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Hitch #10 Immersion

A group sits on a porch of a cabin, smiling. There is a yellow lab.

I’d like to start this, my final hitch journal, with a short excerpt from Mary Oliver. I remember reading it a long time ago along the banks of Parson’s Spring on trail #693 in the Selway Bitterroot Wilderness, with the sun shining clear through a smokeless sky, the Bitterroot Wall rising like a promise to my East, and two of my crew, Dov and Bailey, wondering what being in that place at that time means.

“I ask again: if you have not been enchanted by / this adventure—your life—what would do for / you?”

One thing about Immersion is that, once in, any thought of a ‘return’ to normal life is unimaginable. To live that long in the Wilderness is to dream a dream of life. Everything beyond those pardonable, arbitrary political boundaries separating this piece of land from all others simply falls away into conjecture. A letter every two weeks from someone dear (mom, dad, grandma, friends, ~lovers~) is the only reminder that you still exist to the human world. That’s the enchantment of it all. Of course, I don’t in any sense wish to trivialize the Immersion experience by labeling it a ‘dream.’ It is more a revelation. The perpetual din of the Selway; of Moose Creek down in the canyon; the dome of azure across the sky in all its oppressive, wondrous glory; wolves crying in the night; a solitary bull elk ringing the bell; writing and reading by lamplight with strangers-turned-siblings under the full glare of the Milky Way. Revelations, though, demand change. Whatever made sense before is no longer relevant. A new code, a new rigor, a new modus vivendi staggers into the heart. Simpler times ahead. A clarity in the mind and a sharpened sense of self-respect. There are higher principles to live by. What I am now and who I was before are stretched taut over a widening gulf. Rilke says you must change your life. I’d like to think we did. Maybe you will, too.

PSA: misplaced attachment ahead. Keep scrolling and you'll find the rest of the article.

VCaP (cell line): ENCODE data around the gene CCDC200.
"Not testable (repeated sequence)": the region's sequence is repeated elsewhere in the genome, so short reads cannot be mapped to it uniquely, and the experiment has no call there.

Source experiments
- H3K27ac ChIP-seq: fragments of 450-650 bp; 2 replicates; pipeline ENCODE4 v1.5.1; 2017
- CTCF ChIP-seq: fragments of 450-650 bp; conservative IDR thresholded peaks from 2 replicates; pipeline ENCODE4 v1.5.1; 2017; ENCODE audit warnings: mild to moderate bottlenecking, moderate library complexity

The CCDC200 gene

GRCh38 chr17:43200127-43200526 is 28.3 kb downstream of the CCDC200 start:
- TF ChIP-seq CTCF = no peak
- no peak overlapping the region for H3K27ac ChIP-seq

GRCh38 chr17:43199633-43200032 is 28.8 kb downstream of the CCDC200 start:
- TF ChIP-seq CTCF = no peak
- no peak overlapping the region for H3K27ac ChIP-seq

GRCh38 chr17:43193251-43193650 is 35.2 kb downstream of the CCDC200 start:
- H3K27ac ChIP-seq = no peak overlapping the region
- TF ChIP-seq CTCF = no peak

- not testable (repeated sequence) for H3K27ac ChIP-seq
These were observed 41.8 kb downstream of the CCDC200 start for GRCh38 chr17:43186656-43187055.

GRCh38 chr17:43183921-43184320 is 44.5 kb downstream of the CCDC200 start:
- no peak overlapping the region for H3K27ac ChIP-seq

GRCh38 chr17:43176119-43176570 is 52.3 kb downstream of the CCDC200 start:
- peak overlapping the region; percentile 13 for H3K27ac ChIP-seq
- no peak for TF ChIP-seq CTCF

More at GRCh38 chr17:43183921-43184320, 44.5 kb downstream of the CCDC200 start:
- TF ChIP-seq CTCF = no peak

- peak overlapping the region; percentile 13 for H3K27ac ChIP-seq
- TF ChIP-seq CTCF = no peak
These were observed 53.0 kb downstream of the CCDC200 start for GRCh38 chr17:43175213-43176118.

(The included photo is our crew on the porch of the host cabin with our beloved Fred and his dog, Lily. Bless the both of them. From L to R: Dov, Tyler (me), Cait, Fred and Lily, George, Gabe, and Bailey.)

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